The turmoil touched off by the collapse of Silicon Valley Bank has demolished much of what the Federal Reserve, political leaders and investors thought they had learned from the global financial crisis of 2007-09.
They assumed complex securities, too-big-to-fail banks and shadowy, lightly regulated lenders were the weak links in the system. Instead, the weak links were its mundane, ostensibly safe parts—government bonds, smaller banks and deposits.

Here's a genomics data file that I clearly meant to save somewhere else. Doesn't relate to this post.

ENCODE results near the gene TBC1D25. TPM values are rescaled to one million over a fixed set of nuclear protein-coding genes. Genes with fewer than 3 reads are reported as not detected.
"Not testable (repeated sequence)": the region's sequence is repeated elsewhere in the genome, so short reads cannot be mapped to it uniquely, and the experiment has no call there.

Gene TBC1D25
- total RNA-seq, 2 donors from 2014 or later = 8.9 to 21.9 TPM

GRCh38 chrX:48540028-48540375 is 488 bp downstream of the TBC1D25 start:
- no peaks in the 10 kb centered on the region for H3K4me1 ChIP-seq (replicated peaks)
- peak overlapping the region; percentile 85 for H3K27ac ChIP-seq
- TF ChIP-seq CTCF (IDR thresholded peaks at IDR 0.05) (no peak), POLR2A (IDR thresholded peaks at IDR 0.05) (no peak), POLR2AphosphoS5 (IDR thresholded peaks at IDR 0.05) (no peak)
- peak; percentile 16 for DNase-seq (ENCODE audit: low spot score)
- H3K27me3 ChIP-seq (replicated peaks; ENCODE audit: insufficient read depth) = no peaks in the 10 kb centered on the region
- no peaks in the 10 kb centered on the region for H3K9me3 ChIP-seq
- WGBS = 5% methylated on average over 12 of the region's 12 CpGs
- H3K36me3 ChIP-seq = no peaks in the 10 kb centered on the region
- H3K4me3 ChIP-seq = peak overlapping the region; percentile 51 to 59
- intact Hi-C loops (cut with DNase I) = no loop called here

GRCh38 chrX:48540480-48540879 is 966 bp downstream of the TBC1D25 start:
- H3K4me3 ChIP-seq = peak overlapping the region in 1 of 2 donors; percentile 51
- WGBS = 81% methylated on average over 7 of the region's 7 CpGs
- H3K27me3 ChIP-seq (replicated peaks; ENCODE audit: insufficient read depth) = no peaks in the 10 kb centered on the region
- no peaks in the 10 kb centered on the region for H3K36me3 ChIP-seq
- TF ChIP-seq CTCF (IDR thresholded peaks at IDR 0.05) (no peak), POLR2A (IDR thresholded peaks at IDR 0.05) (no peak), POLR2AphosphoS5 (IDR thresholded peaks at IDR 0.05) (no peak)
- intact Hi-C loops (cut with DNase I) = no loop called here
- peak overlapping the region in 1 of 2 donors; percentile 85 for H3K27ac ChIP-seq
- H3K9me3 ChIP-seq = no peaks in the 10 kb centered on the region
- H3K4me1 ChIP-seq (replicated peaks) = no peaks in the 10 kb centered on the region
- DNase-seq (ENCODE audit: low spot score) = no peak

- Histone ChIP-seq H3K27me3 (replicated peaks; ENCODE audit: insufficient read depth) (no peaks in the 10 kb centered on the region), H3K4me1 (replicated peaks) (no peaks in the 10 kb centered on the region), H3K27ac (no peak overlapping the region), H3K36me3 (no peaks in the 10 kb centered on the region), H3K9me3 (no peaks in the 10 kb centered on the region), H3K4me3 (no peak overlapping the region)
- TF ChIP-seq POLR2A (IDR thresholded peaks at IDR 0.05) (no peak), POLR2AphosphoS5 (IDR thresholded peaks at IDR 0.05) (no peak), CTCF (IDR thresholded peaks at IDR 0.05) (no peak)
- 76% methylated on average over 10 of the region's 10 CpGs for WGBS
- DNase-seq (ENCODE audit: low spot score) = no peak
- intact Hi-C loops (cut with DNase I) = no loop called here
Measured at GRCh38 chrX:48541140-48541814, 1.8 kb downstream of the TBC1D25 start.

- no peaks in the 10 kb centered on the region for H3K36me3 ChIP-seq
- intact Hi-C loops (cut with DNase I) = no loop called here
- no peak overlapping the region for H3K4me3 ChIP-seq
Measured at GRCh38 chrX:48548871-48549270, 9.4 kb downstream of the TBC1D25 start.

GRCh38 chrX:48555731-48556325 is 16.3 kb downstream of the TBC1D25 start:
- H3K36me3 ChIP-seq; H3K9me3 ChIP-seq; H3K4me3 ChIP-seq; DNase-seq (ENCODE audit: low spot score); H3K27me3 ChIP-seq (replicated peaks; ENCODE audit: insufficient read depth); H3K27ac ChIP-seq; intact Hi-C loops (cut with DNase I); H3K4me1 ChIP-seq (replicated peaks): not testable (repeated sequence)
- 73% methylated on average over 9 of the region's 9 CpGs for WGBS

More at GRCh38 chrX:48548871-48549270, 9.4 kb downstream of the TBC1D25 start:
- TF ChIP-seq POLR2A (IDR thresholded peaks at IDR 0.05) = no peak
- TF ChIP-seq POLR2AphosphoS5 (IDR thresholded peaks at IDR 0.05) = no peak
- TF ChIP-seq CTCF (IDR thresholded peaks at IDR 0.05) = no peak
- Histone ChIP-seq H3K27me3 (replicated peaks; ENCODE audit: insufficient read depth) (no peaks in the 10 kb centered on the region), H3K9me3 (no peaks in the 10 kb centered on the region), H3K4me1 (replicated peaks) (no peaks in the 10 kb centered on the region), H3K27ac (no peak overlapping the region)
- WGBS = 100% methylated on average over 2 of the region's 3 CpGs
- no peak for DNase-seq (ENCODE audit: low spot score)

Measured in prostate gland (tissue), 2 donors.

Perhaps this will blow over with few consequences for the broader economy. But if it doesn’t, two unappetizing paths loom: Smaller and regional banks, newly exposed as fragile, may struggle to survive on their own; or the federal safety net will expand, creating new risks down the road.